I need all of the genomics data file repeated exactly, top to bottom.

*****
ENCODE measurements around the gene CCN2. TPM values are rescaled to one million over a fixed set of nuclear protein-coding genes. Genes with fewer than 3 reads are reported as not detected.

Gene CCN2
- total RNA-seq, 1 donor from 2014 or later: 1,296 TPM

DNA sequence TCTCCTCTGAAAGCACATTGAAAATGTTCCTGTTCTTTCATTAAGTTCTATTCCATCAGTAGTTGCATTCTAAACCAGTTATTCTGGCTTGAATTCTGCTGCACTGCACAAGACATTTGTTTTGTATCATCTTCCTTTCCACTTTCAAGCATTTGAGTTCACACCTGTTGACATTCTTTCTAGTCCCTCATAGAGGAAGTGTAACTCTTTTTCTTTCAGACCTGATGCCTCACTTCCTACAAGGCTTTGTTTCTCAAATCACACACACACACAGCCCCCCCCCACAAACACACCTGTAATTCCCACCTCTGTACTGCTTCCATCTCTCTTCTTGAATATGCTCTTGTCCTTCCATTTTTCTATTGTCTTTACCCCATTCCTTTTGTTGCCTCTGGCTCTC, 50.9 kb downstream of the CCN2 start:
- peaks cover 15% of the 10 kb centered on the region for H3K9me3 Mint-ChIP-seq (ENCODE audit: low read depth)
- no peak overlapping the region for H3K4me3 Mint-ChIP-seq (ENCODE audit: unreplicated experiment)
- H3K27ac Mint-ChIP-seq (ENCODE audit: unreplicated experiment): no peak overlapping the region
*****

ENCODE measurements around the gene CCN2. TPM values are rescaled to one million over a fixed set of nuclear protein-coding genes. Genes with fewer than 3 reads are reported as not detected.

Gene CCN2
- total RNA-seq, 1 donor from 2014 or later: 1,296 TPM

DNA sequence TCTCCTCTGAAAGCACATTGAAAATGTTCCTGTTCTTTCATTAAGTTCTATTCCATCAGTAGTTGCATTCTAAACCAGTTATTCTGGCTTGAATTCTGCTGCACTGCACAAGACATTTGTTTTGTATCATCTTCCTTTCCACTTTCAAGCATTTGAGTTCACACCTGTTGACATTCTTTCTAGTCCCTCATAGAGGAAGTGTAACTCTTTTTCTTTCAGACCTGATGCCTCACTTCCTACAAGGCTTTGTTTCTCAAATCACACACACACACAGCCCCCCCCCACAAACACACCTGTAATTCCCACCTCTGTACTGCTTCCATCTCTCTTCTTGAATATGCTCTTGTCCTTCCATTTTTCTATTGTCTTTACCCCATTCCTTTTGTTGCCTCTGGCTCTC, 50.9 kb downstream of the CCN2 start:
- peaks cover 15% of the 10 kb centered on the region for H3K9me3 Mint-ChIP-seq (ENCODE audit: low read depth)
- no peak overlapping the region for H3K4me3 Mint-ChIP-seq (ENCODE audit: unreplicated experiment)
- H3K27ac Mint-ChIP-seq (ENCODE audit: unreplicated experiment): no peak overlapping the region